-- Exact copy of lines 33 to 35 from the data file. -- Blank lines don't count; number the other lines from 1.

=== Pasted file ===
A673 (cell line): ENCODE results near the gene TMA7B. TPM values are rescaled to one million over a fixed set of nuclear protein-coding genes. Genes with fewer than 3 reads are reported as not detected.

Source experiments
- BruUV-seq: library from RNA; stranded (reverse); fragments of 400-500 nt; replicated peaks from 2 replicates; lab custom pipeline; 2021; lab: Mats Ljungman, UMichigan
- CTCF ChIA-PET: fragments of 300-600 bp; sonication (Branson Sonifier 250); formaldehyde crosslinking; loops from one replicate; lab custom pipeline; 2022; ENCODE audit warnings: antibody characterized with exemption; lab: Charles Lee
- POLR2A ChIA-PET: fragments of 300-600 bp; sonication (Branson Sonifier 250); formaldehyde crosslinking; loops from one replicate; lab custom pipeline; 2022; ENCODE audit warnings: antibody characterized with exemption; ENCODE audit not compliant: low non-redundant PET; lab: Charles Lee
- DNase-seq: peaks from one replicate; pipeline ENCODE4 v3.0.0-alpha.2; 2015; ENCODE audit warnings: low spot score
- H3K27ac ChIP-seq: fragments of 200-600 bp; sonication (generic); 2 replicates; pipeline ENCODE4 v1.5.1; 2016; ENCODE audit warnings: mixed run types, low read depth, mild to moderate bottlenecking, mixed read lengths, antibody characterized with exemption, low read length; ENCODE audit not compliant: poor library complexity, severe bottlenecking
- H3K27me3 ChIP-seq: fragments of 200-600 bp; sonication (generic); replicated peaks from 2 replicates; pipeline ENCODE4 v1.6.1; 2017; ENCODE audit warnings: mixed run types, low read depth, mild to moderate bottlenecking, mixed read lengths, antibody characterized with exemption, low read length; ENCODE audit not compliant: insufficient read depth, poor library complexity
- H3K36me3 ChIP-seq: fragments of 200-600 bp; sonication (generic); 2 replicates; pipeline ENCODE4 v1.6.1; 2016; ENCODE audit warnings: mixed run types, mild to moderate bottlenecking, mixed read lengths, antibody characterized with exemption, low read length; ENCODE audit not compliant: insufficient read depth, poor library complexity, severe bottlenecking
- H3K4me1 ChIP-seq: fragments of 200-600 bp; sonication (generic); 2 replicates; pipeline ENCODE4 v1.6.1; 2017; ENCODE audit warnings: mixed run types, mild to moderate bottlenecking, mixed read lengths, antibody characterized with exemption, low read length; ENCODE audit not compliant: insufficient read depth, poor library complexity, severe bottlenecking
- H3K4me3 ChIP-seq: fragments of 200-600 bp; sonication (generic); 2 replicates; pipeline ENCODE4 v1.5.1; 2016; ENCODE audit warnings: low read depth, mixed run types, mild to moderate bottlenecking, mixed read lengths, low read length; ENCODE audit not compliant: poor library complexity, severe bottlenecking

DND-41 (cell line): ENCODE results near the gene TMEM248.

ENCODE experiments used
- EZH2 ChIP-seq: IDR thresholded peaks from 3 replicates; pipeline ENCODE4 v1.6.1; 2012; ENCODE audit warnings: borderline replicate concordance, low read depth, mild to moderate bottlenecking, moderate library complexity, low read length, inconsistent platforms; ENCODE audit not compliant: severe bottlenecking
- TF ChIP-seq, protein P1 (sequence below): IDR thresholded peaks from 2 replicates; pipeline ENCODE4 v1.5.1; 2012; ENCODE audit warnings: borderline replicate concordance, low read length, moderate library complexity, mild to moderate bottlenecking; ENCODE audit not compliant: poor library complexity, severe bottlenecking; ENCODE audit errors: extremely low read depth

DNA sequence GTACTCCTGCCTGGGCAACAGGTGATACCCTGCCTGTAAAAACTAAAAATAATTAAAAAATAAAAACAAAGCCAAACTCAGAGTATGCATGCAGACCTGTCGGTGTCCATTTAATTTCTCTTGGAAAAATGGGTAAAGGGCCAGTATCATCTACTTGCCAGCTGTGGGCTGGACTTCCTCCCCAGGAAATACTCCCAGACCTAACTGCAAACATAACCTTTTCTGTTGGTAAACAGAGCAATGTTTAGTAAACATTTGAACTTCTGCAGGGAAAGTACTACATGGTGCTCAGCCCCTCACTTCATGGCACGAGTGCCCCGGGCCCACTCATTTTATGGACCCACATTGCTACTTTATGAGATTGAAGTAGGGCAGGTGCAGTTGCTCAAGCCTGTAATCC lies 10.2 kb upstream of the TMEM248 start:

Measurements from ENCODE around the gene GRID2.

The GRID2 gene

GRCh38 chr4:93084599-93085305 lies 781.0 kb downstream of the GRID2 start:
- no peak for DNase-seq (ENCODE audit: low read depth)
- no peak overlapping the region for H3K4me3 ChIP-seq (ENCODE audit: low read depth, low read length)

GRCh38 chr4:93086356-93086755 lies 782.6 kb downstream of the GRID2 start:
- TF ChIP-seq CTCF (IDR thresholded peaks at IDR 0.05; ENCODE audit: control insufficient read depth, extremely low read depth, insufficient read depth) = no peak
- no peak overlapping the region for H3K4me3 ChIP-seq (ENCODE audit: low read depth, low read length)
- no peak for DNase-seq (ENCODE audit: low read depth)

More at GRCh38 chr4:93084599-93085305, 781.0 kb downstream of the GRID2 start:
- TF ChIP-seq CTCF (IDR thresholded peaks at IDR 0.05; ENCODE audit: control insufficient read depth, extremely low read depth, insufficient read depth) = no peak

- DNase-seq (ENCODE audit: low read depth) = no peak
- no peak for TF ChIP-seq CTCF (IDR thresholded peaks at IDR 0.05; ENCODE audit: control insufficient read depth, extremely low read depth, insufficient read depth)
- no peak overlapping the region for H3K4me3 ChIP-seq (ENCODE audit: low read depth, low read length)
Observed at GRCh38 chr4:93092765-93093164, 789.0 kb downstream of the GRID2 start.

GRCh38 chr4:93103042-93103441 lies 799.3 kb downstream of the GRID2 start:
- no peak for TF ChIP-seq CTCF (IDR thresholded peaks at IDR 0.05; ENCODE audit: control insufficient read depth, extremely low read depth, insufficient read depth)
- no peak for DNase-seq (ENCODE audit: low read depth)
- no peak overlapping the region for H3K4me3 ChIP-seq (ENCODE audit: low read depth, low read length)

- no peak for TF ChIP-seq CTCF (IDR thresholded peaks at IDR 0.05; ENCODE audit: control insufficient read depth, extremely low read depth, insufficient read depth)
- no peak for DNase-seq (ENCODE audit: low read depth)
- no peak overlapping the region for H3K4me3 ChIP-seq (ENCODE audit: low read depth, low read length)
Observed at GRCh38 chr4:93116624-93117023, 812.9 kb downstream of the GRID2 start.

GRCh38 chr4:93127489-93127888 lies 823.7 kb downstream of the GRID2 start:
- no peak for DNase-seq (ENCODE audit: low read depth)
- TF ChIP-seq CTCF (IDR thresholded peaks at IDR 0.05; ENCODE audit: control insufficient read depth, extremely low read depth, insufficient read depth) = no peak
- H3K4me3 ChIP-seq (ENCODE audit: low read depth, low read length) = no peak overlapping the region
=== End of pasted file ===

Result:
- no peak for TF ChIP-seq CTCF (IDR thresholded peaks at IDR 0.05; ENCODE audit: control insufficient read depth, extremely low read depth, insufficient read depth)
- no peak for DNase-seq (ENCODE audit: low read depth)
- no peak overlapping the region for H3K4me3 ChIP-seq (ENCODE audit: low read depth, low read length)